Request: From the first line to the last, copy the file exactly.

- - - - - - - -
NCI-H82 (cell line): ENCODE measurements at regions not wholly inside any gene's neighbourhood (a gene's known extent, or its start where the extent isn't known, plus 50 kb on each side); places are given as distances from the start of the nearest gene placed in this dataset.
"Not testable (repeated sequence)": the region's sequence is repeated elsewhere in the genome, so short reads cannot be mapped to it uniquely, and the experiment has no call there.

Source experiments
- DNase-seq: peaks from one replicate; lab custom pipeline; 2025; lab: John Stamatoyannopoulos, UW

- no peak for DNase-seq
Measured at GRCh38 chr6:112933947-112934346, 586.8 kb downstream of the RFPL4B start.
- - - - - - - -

NCI-H82 (cell line): ENCODE measurements at regions not wholly inside any gene's neighbourhood (a gene's known extent, or its start where the extent isn't known, plus 50 kb on each side); places are given as distances from the start of the nearest gene placed in this dataset.
"Not testable (repeated sequence)": the region's sequence is repeated elsewhere in the genome, so short reads cannot be mapped to it uniquely, and the experiment has no call there.

Source experiments
- DNase-seq: peaks from one replicate; lab custom pipeline; 2025; lab: John Stamatoyannopoulos, UW

- no peak for DNase-seq
Measured at GRCh38 chr6:112933947-112934346, 586.8 kb downstream of the RFPL4B start.